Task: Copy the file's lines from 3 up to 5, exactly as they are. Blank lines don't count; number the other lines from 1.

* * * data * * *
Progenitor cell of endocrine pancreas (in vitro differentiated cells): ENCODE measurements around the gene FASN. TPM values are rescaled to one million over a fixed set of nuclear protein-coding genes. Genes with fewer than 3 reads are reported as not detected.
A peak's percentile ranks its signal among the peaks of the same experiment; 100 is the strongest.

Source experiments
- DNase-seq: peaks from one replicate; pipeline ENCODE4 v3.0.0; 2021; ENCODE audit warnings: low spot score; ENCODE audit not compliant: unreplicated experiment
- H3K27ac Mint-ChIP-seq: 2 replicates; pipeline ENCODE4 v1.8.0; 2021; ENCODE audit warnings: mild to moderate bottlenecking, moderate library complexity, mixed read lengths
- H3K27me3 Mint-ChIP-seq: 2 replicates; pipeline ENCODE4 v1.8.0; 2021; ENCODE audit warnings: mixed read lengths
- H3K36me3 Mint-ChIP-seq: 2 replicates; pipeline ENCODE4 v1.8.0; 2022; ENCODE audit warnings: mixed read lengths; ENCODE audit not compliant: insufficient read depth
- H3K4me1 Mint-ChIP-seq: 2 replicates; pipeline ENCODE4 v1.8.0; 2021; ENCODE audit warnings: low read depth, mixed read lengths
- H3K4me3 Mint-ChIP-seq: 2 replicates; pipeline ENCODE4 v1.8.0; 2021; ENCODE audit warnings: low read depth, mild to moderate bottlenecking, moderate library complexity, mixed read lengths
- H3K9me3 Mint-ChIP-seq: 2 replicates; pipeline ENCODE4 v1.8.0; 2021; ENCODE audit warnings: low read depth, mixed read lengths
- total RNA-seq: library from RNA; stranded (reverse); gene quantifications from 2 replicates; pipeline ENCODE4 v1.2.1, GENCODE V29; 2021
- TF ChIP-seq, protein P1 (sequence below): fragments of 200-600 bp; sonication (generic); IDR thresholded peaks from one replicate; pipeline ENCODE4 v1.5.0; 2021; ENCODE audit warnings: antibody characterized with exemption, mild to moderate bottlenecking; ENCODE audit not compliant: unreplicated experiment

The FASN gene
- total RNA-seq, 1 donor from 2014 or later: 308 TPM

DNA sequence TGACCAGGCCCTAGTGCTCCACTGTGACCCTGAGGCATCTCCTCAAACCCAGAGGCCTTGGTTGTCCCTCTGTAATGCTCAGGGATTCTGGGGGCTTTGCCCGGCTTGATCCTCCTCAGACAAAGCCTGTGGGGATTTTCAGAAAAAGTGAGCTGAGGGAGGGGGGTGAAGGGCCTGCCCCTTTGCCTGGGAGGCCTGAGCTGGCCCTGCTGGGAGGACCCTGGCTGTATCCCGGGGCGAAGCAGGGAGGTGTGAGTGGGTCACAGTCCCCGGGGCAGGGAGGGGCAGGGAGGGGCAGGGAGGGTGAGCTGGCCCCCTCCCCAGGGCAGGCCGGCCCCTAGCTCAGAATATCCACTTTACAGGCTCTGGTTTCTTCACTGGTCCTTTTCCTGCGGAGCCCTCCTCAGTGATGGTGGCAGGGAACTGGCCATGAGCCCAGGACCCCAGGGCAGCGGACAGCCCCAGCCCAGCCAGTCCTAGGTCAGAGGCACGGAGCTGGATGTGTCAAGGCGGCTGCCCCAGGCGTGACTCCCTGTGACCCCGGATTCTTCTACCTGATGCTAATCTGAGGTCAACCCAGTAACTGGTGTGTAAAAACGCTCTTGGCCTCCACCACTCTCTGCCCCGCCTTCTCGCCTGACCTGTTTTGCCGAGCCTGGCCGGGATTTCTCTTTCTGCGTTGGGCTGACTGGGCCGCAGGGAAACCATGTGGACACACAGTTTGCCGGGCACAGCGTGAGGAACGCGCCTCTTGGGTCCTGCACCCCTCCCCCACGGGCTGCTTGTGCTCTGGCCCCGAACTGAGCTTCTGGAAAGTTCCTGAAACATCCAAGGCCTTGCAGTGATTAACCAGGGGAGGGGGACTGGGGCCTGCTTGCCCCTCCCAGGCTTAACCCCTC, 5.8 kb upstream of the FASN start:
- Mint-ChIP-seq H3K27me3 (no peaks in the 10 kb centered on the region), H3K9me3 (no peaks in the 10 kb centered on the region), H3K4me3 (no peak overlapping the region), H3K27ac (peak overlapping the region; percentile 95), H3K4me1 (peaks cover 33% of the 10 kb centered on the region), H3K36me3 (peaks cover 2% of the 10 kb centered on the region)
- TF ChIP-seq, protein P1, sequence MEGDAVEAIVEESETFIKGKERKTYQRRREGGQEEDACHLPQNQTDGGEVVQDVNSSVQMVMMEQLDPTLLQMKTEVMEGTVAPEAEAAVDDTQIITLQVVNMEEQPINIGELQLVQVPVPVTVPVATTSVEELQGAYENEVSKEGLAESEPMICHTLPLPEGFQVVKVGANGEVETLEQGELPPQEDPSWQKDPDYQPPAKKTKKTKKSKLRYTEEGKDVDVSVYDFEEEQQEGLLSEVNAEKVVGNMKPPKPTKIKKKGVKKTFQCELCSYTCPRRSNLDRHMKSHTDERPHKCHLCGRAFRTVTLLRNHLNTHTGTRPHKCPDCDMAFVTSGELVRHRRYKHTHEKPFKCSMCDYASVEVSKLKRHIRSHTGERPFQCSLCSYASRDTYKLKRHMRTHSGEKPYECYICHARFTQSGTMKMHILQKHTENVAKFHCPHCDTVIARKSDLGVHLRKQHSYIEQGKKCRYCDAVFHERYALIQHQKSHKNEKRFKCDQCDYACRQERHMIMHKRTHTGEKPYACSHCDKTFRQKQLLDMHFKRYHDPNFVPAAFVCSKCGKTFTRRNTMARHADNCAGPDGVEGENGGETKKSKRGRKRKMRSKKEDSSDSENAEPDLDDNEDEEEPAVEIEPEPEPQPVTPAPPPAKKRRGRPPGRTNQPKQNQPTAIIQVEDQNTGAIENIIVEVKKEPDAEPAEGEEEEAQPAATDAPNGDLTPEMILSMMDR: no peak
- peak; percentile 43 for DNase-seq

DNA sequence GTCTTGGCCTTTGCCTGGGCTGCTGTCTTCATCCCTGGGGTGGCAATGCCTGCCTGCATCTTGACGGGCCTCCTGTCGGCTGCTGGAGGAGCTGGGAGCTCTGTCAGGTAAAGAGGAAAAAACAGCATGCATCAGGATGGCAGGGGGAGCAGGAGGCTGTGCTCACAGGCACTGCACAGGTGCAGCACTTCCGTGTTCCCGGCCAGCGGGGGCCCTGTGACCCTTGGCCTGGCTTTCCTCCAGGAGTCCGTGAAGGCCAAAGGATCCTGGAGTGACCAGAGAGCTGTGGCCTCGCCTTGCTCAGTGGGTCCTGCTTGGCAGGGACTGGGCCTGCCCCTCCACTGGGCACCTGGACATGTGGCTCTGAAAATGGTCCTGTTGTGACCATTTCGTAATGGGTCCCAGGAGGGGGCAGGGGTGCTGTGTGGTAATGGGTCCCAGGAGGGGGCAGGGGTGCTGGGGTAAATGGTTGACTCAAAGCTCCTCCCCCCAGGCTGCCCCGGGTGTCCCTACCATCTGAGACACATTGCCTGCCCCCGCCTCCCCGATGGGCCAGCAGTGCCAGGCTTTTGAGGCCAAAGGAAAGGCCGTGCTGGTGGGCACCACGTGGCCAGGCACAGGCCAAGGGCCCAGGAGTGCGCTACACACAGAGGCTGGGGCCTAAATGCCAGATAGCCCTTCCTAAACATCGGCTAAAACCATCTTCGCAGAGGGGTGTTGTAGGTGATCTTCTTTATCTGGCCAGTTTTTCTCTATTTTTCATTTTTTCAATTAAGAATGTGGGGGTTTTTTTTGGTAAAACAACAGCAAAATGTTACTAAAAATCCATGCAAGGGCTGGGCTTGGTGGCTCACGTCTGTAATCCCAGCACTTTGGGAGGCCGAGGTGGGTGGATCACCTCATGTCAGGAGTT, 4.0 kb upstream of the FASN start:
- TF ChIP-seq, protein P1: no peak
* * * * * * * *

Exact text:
Source experiments
- DNase-seq: peaks from one replicate; pipeline ENCODE4 v3.0.0; 2021; ENCODE audit warnings: low spot score; ENCODE audit not compliant: unreplicated experiment
- H3K27ac Mint-ChIP-seq: 2 replicates; pipeline ENCODE4 v1.8.0; 2021; ENCODE audit warnings: mild to moderate bottlenecking, moderate library complexity, mixed read lengths